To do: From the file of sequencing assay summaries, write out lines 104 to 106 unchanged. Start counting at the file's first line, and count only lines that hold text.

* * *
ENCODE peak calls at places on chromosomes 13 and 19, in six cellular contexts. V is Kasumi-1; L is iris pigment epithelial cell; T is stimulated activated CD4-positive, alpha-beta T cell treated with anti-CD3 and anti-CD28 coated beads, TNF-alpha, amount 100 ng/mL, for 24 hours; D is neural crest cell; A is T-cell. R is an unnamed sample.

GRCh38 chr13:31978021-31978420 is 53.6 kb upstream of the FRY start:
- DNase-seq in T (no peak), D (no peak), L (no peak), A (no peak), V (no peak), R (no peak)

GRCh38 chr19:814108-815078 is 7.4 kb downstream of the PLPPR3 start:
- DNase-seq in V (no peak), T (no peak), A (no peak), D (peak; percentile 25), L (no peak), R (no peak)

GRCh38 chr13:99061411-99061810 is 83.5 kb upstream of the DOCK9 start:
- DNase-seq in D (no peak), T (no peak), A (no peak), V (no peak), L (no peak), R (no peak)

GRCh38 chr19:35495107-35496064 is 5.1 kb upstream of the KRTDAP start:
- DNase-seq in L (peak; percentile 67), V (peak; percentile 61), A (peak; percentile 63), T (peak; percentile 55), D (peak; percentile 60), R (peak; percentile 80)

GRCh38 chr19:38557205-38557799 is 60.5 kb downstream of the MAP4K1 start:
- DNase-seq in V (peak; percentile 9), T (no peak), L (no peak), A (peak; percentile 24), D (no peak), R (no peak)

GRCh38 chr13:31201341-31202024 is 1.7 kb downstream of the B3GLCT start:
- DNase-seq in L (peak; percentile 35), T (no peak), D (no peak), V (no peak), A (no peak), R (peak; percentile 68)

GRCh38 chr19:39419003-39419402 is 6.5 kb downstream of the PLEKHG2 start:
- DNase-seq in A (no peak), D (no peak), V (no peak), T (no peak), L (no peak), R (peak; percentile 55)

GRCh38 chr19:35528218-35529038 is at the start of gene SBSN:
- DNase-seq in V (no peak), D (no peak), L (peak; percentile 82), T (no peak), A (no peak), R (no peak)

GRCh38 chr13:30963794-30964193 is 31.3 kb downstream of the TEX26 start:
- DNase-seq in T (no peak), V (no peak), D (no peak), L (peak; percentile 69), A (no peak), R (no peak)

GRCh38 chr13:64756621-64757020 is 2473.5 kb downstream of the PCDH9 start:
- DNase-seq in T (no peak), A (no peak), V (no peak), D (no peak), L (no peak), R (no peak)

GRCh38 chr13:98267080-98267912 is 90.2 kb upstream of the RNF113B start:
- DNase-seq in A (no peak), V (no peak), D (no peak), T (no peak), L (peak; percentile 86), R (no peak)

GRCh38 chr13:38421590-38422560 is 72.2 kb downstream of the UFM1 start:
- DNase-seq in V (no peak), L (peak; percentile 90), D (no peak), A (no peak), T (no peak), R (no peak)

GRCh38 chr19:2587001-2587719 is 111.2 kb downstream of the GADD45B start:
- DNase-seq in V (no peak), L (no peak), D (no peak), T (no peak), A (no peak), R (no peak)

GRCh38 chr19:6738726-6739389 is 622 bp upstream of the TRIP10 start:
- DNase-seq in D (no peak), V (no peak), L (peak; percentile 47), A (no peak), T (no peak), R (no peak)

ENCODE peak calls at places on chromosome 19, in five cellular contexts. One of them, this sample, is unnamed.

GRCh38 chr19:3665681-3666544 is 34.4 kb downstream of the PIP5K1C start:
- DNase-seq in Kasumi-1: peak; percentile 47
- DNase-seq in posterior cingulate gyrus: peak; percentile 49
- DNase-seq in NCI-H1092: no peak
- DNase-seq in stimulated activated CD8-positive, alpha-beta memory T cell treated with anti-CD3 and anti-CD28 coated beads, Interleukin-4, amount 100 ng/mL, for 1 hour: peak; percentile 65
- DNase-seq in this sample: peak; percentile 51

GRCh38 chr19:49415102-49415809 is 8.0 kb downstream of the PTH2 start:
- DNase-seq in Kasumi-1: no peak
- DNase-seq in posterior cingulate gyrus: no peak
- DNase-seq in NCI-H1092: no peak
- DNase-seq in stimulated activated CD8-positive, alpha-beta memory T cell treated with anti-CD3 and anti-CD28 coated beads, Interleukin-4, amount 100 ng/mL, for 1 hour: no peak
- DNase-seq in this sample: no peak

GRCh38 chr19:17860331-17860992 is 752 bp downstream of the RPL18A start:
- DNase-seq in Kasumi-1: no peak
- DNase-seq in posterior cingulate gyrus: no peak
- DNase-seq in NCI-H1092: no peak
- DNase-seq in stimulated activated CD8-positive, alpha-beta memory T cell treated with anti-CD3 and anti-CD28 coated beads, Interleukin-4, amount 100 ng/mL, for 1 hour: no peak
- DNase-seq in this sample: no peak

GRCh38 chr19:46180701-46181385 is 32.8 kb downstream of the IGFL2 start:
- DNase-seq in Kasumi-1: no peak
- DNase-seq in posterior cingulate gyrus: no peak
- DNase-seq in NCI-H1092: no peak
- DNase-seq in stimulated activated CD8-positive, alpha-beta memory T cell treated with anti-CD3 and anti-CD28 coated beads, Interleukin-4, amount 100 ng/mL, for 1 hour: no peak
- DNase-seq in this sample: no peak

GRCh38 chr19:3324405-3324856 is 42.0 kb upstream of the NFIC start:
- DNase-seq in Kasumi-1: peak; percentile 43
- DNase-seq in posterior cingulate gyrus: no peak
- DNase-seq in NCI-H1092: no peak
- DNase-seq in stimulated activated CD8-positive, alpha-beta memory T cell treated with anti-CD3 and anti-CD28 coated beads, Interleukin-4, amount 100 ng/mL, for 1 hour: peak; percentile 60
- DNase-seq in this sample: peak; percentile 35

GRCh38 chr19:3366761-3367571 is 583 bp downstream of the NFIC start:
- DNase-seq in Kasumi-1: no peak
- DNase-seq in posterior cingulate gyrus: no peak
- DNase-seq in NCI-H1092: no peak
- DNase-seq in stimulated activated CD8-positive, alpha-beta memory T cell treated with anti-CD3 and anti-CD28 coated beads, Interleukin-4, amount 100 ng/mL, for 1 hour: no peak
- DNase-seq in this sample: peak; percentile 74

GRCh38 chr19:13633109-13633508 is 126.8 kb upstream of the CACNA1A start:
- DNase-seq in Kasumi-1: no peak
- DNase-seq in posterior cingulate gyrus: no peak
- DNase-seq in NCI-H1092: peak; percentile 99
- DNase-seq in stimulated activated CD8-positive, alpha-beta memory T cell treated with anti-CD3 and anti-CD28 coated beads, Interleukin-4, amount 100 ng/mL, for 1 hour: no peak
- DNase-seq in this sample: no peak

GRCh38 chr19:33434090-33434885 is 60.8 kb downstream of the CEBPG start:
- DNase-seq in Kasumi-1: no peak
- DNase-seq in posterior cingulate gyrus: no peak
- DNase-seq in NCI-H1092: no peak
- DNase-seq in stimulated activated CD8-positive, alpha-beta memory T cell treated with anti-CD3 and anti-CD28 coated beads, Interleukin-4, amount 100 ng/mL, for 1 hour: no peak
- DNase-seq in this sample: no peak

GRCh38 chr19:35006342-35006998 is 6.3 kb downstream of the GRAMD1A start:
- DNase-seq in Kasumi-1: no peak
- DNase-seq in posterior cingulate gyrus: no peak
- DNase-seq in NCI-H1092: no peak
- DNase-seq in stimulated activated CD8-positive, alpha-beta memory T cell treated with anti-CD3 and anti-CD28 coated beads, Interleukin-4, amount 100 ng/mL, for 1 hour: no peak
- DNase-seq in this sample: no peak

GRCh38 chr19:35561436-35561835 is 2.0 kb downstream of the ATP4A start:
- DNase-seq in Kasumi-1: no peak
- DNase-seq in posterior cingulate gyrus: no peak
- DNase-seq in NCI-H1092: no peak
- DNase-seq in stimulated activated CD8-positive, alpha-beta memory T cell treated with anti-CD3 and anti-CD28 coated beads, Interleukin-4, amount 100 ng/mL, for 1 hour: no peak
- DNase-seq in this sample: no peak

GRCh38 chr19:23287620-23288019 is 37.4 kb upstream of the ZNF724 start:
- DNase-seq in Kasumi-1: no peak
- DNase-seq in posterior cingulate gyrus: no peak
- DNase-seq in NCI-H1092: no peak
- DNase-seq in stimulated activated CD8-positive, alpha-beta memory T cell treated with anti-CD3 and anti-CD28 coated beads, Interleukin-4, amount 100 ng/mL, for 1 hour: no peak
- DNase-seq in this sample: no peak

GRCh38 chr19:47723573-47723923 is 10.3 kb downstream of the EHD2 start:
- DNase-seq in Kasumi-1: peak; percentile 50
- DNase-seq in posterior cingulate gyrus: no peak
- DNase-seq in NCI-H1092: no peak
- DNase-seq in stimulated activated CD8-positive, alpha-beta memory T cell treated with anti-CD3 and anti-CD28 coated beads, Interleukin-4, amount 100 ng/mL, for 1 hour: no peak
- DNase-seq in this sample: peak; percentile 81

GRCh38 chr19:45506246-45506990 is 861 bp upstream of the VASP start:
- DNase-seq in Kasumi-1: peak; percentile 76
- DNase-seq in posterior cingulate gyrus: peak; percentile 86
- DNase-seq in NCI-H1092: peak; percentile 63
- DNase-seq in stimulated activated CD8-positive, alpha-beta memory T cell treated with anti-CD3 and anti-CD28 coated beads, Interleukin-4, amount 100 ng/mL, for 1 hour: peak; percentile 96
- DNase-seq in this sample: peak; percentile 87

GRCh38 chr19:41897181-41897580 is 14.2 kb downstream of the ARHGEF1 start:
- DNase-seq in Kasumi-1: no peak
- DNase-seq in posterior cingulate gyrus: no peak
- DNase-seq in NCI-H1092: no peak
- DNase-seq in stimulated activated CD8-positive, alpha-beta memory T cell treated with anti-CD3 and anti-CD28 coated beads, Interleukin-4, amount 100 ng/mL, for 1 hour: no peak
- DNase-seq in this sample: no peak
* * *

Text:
- DNase-seq in Kasumi-1: peak; percentile 76
- DNase-seq in posterior cingulate gyrus: peak; percentile 86
- DNase-seq in NCI-H1092: peak; percentile 63